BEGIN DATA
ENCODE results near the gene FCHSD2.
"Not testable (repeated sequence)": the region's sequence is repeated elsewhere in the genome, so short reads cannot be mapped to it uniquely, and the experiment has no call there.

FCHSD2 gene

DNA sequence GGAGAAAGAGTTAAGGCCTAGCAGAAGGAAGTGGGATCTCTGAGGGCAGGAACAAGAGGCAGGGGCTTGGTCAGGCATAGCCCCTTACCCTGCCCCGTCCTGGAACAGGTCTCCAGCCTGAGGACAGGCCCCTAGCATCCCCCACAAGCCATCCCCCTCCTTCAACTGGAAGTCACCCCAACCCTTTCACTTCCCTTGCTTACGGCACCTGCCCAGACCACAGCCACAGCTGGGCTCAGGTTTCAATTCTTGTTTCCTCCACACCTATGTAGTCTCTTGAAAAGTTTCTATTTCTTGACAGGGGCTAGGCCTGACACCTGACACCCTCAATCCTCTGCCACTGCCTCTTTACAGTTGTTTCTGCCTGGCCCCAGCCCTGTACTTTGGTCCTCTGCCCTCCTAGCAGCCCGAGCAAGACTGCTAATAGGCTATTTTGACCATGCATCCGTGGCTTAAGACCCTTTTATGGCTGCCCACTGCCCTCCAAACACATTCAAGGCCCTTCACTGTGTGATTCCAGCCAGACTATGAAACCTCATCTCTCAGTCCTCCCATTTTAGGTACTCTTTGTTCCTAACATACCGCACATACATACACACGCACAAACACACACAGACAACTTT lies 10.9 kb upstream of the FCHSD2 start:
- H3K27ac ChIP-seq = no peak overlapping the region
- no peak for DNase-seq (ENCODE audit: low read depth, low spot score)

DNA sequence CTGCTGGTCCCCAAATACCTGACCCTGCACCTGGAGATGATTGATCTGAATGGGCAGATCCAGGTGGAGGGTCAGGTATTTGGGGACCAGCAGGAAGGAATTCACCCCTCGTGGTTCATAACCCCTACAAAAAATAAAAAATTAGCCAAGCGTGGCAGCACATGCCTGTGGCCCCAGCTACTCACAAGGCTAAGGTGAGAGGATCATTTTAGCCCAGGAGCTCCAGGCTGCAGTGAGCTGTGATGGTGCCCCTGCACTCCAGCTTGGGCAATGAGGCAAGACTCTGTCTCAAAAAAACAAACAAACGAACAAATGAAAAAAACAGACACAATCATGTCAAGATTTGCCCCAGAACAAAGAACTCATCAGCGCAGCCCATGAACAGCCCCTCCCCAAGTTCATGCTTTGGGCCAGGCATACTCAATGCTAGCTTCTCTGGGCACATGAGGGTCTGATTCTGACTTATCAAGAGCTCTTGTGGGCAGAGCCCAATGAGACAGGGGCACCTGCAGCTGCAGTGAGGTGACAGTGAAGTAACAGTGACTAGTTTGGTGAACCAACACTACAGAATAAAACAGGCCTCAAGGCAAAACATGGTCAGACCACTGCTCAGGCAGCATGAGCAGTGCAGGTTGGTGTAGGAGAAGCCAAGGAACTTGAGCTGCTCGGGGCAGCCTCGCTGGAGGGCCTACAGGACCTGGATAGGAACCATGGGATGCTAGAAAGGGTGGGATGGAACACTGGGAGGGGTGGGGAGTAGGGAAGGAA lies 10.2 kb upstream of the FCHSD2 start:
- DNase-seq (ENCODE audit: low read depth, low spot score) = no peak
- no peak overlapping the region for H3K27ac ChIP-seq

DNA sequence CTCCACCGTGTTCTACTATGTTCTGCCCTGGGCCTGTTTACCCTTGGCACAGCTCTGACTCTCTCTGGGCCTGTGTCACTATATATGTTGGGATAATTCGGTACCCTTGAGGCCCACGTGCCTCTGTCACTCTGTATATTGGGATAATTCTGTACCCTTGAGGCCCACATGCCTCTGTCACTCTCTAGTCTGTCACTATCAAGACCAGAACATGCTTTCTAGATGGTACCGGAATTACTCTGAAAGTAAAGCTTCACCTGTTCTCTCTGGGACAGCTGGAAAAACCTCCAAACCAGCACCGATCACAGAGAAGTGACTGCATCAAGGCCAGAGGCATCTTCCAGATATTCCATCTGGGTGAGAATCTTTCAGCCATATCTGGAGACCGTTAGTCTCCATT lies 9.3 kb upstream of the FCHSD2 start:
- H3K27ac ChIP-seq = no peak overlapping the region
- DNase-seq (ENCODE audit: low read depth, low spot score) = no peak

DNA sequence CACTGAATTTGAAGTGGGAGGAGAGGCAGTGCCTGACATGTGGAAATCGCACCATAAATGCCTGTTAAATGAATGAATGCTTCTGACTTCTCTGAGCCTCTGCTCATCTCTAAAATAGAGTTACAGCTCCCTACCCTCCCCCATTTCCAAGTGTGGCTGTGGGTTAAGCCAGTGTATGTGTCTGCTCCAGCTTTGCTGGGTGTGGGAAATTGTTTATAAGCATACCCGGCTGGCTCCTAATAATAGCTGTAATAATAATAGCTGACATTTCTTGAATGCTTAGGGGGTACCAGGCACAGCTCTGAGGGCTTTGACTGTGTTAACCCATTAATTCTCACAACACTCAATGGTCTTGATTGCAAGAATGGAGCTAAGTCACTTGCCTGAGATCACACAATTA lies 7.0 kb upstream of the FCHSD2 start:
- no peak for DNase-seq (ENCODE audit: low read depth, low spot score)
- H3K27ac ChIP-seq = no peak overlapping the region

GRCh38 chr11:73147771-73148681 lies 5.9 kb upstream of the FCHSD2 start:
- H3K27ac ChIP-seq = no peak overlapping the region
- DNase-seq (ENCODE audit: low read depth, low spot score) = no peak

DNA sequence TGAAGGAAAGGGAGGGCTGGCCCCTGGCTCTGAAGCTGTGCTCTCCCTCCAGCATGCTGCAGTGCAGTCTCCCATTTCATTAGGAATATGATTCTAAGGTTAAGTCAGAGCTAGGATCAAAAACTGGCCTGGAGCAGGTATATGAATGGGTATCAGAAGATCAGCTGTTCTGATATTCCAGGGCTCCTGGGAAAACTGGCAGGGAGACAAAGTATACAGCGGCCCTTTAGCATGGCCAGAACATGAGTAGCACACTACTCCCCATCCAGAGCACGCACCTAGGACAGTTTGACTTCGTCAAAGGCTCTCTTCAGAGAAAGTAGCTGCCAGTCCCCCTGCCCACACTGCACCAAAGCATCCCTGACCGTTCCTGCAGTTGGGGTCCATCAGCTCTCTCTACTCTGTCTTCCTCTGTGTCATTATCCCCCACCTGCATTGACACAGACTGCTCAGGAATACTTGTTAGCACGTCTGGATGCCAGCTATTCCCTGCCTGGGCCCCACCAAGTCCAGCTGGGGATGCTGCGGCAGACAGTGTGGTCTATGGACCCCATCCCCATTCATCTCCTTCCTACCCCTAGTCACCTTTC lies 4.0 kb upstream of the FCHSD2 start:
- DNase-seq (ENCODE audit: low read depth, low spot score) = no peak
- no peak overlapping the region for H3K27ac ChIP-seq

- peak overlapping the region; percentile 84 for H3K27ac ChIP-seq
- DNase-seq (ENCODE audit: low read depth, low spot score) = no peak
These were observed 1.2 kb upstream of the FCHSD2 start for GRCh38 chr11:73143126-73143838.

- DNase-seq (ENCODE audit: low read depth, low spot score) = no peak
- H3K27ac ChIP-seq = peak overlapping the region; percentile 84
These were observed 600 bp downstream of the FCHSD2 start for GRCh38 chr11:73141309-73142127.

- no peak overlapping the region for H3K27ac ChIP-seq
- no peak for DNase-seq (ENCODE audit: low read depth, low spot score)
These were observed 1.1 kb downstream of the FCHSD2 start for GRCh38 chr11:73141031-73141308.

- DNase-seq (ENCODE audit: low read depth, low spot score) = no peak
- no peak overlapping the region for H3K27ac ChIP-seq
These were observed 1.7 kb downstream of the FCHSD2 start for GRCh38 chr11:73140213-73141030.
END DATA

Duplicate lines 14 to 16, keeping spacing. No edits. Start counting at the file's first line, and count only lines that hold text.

- no peak for DNase-seq (ENCODE audit: low read depth, low spot score)
- H3K27ac ChIP-seq = no peak overlapping the region

GRCh38 chr11:73147771-73148681 lies 5.9 kb upstream of the FCHSD2 start: